December 12, 2017: Drug and Alcohol Review
Andrea Boggio
Since 2004, the regulation of assisted reproduction in Italy has undergone substantial reform as an effect of key judicial intervention. Limitations on embryo production, screening and transfer, the prohibition against engaging in preimplantation genetic diagnosis (PGD) and embryo selection, and the ban on gamete donation have all been removed by courts. In this article, I discuss how judicial intervention has improved the ability of Italian couples to access assisted reproduction technologies (ARTs), and how the expansion of reproductive rights is, however, still incomplete...
March 2017: European Journal of Health Law
Caroline Victorri-Vigneau, David Trewick, Thomas Dejoie, Damien Masson, Samuel Bulteau, Morgane Rousselet, Anne Sauvaget, Marie Grall-Bronnec, Pascale Jolliet
AIM: Poppers have become legal in France since June 2013. Is their liberalisation associated with an increase of severe side effects observed? METHODS: To identify elevated methaemoglobinaemia related to poppers abuse, we reviewed all methaemoglobin concentrations measured in Nantes university hospital, during 12 months. RESULTS: Methaemoglobin concentrations were superior to 25% in three cases of poppers consumption that occurred after the legalisation...
October 23, 2017: Thérapie
G Armuand, C Lampic, A Skoog-Svanberg, K Wånggren, G Sydsjö
AIM: In February 2016, Sweden upheld its ban on surrogacy following a Government enquiry. This survey investigated attitudes towards surrogacy among primary health professionals working with children and their experiences of working with families following surrogacy abroad. METHODS: From April to November 2016, nurses, physicians and psychologist working in primary child health care in four counties in Sweden were invited to participate in a cross-sectional online survey about surrogacy...
August 25, 2017: Acta Paediatrica
Talitha C Ford, Amie C Hayley, Luke A Downey, Andrew C Parrott
In many communities, cannabis is perceived as a low-risk drug, leading to political lobbying to decriminalise its use. However, acute and chronic cannabis use has been shown to be harmful to several aspects of psychological and physical health, such as mood states, psychiatric outcomes, neurocognition, driving and general health. Furthermore, cannabis is highly addictive, and the adverse effects of withdrawal can lead to regular use. These in turn have adverse implications for public safety and health expenditure...
July 12, 2017: Current Drug Abuse Reviews
Giulia Cuman, Chris Gastmans
Euthanasia was first legalised in the Netherlands in 2002, followed by similar legislation in Belgium the same year. Since the beginning, however, only the Netherlands included the possibility for minors older than 12 years to request euthanasia. In 2014, the Belgian Act legalising euthanasia was amended to include requests by minors who possess the capacity of discernment. This amendment sparked great debate, and raised difficult ethical questions about when and how a minor can be deemed competent. We conducted a systematic review of argument-based literature on euthanasia in minors...
July 2017: European Journal of Pediatrics
Mitchell L Doucette, Shannon Frattaroli, Jon S Vernick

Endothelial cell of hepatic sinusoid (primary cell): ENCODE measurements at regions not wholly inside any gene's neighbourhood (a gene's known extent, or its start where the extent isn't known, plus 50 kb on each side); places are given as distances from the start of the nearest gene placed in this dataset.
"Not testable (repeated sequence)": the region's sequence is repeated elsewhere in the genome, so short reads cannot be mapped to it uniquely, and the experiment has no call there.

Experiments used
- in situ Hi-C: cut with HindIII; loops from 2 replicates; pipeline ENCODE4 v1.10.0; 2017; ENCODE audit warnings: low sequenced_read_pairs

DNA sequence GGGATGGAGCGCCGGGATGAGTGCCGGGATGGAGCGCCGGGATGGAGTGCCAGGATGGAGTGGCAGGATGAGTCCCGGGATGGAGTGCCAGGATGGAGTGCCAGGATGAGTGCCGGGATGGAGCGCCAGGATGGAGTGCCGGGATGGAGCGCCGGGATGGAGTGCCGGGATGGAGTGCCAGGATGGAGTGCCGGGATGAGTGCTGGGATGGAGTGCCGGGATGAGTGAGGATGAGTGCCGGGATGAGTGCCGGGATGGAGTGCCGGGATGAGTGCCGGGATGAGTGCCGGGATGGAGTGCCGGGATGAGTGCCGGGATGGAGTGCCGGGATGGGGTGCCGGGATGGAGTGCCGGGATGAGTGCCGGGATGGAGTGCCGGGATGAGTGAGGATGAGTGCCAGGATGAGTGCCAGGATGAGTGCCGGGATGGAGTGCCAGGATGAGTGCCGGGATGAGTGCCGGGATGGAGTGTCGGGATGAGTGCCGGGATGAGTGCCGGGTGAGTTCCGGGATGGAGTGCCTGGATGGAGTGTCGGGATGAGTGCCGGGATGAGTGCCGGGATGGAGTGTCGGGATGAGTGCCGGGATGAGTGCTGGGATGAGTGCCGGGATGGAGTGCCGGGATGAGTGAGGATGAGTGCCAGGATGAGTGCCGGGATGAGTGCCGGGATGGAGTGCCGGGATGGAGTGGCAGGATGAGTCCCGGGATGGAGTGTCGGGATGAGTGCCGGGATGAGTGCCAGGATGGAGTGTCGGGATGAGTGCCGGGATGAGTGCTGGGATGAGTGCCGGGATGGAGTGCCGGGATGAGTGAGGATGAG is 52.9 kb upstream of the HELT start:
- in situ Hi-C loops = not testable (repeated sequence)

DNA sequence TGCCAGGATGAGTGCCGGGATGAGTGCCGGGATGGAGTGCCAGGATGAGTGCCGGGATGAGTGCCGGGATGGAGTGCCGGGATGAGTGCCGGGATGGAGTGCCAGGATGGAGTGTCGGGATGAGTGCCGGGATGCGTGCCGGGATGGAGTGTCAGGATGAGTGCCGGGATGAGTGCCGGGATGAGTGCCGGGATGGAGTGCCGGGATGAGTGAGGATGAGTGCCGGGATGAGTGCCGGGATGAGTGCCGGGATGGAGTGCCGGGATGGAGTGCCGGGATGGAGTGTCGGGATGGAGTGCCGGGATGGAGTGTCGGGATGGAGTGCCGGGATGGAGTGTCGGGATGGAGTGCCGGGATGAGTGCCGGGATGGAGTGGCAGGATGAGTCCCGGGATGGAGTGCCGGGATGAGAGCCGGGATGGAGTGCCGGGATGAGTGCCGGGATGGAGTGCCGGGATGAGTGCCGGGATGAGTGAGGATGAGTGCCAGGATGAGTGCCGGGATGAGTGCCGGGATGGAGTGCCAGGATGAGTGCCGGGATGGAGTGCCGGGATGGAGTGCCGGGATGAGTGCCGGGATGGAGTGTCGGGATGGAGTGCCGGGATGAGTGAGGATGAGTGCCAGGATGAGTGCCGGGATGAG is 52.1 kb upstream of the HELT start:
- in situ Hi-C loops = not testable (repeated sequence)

Reducing marijuana-impaired driving is an important part of any strategy to prevent motor vehicle traffic injuries. In Colorado, the first of eight US states and the District of Columbia to legalise marijuana for recreational use, drivers with positive tests for the presence of marijuana accounted for a larger proportion of fatal MVCs after marijuana commercialisation. The use of blood tests to screen for marijuana intoxication, in Colorado and elsewhere in the USA, poses a number of challenges. Many high-income countries use oral fluid drug testing (OF) to provide roadside evidence of marijuana intoxication...
June 1, 2017: Injury Prevention: Journal of the International Society for Child and Adolescent Injury Prevention
Pam Oliver, Michael Wilson, Phillipa Malpas
BACKGROUND: Assisted dying (AD) has been legalised by statute or court decisions in at least 15 jurisdictions internationally. Nonetheless, only three medical professional bodies (and none in nursing) across those jurisdictions have proactively developed authorised policy, practice standards, guidelines or protocols, or other professional supports for health practitioners who may legally participate in AD services, and the majority internationally remain formally opposed to AD. There is a perceived likelihood that AD may be legalised in New Zealand soon...
June 2, 2017: New Zealand Medical Journal
Skye Rousseau, Sarah Turner, Harvey Max Chochinov, Murray W Enns, Jitender Sareen
BACKGROUND: Bill C-14 allows for medical assistance in dying (MAID) for patients who have intolerable physical or psychological suffering that occurs in the context of a reasonably foreseeable death. In Canada, psychiatrist support for MAID on the basis of mental illness and beliefs influencing level of support are unknown. The objectives of this research were to 1) determine if psychiatrists are supportive of MAID under certain conditions and on the basis of mental illness and 2) determine what factors are related to psychiatrist support for MAID on the basis of mental illness...
November 2017: Canadian Journal of Psychiatry. Revue Canadienne de Psychiatrie
T Charles Witzel, Peter Weatherburn, Alison J Rodger, Adam H Bourne, Fiona M Burns
BACKGROUND: HIV testing has seen a rapid evolution over the last decade with multiple modalities now in use globally. In recent years HIV self-testing (HIVST) has been legalised in the UK paving the way for further expansion of testing. Interventions are delivered in particular social contexts which shape uptake. It is therefore important to understand how novel interventions are likely to be received by their intended users. This study aims to understand how HIVST compliments existing testing strategies considered or adopted by men who have sex with men (MSM)...
May 22, 2017: BMC Public Health